GP Insights # 370, 13 June 2020
Brazil has become the new epicentre of the virus after. Brazil is now the world's second-highest country in both the number of cases and the death toll from the coronavirus.
As of 13 June, up to 8,30,000 cases were confirmed in Brazil with 25,982 new cases and 41,901 deaths. As the country is moving towards easing quarantine restrictions, Brazil's Health Ministry has reported high death rates throughout this week as the President of the country was instead seen taking part in rallies that supported the military rule.
What is the background?
First, the misinformation on data relating to COVID cases within Brazil. Since the early weeks of April, there have been accusations against Brazil's health department of downplaying the intensity of the outbreak by hiding the data and from 8 June, the country has reported 1,36,000 new infections. The reported numbers could be much higher, owing to insufficient testing. Experts say that the outbreak is weeks away from its peak in Brazil and the hospital systems are already inching towards a collapse.
Second, the President's muscular response towards the threat, and now a strategy to strangle the opposition. President Bolsonaro was seen playing down the pandemic impacts by calling it a "little flu" in his statements on TV wherein he was seen accusing the media of creating hysteria over the pandemic. Now, in an effort to control any voice of opposition from the Congress and the Supreme Court, Bolsonaro set a political statement by being involved in rallies with protesters who were calling for the shutdown of the legislature and the court. Bolsonaro, along with his sons, and his allies, has gone to the extent of threatening to use military intervention against those institutions that might impede his rule.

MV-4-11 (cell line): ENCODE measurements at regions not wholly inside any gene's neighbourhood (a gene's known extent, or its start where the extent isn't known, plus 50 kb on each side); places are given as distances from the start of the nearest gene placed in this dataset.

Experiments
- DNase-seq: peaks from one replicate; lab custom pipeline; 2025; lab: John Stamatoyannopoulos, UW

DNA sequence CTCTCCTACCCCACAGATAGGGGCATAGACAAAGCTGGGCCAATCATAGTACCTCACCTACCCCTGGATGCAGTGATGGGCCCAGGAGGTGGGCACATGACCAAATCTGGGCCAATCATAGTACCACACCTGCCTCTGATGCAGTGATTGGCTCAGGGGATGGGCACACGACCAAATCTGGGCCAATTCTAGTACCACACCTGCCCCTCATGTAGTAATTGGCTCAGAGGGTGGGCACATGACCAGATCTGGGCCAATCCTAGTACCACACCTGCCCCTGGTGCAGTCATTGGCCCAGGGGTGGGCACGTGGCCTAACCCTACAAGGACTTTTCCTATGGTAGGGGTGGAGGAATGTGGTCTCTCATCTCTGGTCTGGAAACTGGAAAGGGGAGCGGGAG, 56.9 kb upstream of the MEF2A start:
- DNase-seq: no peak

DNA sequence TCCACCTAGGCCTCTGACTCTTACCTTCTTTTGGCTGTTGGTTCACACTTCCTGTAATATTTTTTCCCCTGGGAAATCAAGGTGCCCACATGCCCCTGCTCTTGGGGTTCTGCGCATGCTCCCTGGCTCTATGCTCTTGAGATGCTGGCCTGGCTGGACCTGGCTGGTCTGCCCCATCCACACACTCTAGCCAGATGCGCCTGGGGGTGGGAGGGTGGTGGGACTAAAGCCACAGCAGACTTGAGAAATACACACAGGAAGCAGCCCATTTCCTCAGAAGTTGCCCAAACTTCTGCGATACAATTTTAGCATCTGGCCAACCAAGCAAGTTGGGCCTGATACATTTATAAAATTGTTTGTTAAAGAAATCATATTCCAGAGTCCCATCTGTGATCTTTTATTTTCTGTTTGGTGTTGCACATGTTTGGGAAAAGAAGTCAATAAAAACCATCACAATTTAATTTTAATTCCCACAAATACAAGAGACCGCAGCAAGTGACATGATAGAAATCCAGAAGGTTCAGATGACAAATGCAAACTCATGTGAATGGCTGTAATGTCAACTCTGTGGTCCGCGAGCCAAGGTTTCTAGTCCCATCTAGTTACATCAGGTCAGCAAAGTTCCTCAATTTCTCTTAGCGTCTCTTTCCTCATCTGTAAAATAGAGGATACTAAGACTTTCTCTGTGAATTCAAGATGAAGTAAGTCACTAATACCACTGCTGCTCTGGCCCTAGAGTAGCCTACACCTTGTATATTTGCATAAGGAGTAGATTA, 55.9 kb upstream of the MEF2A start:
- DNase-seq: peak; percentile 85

Third, corruption and lack of systemic transparency. Two powerful and popular officials, from the justice and health department, have resigned from the President's cabinet. Corruption, lack of transparency and attempts by Bolsonaro to influence the federal police to protect political allies have defeated any attempts to control the spread of the pandemic in the initial stage. The lack of transparency highlights the failures of the health ministry to not only release the data on time, but it comes at the time when the country is far from flattening the curve.
What does it mean?
With Bolsonaro's focus on strengthening his power, the COVID-19 situation in Brazil is expected to get worse. This, coupled with the failure of institutions and the collapse of the economy might be disastrous for the largest democracy in Latin America. Following the failures and the mistrust, the fear of impeachment has pushed Bolsonaro to encourage the call for military rule, which is unlikely. However, this has led to a divide in the opinions within society.